Tonight we marked 20 years of Clinical Pastoral Education at Reading Hospital -- a program founded by the man who trained me to be a CPE supervisor, the Rev. Gregory Stoddard. People who know  Greg well think of him as a quiet, but highly influential and respected leader, someone who has done much to shape CPE as we know it through his leadership at the national level and through the many students he has trained, some of whom, like me, are now full supervisors in the ACPE. Many others work as chaplains and bring the wisdom they have learned from Greg into their work every day. Quite a few of them came to the commemoration.

Some might think Greg is quiet because that is just somehow his nature. But, as was clear from his words tonight, it is actually something quite intentional. So often religions and educational institutions are founded and maintained on the charisma and the force of personality of one person. While there may be strengths to this approach, if a program is about one person it won't survive, Greg believes. And so Greg has always worked hard -- including at this commemoration -- to make sure it was not all about him. It's part of his commitment to help make sure that the things that he cares about can last, and that other people can find ways to function on their own without needing to be directed at all times by an over-involved leader.

It's a Torah I take with me wherever I go and that I seek to share with my own students. I think we are all enriched by it.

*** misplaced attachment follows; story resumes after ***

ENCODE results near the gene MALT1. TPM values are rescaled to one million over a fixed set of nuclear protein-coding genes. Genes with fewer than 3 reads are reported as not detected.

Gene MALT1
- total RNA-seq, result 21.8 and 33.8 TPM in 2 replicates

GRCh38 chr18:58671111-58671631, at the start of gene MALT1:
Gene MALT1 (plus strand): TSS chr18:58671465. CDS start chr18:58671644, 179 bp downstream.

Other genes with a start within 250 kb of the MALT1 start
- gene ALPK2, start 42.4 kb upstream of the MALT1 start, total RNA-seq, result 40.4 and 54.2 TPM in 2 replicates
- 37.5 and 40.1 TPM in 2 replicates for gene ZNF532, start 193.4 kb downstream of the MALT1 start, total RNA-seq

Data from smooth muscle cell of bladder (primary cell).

Monday, November 05, 2012

From Sandy to Obama -- looking for hope, being reminded of the past

When I was a beginning chaplaincy student, there was a horrible accident at a nearby farmer's market where many were injured and killed. We student chaplains went down to the ER lobby to just try and be there for people and be available to talk. I was surprised to hear people tell me tales not of this accident they had just experienced, but of past traumas -- sometimes from decades before.

I've since learned that this is a very common response -- current traumas spark memories of past traumas. And sometimes it is those past traumas that people really need to talk about. It's a way people use to recall how they were able to make meaning from loss in the past -- and how they were able to cope and heal from losses like the one that just happened.

For me, personally, all the current images of destruction in New York City have reminded me of September 11, 2001, and of how deep that loss was for me. One way that process of recalling benefits me is that it helps me to realize that my emotional response to this disaster -- the very deep loss I feel even though I, and my loved ones, have hardly been impacted directly -- is a normal one for me, and says something about who I am at my core. The physical spaces of New York City  -- especially lower Manhattan and the beaches of Coney Island, etc. -- are sources of deep meaning for me, and are places where many of the most formative experiences of my life happened. Like other sources of deep meaning, these spaces help ground me -- they help me know what I care about most, what I think beauty is and what I think right and wrong are. When these sources of meaning are disrupted, I am disrupted. It helps me, at this time of disorientation in the wake of disaster, to be able to recall how those places oriented me -- to be able to recall how they came to be meaningful to me and to be reminded about who I really am.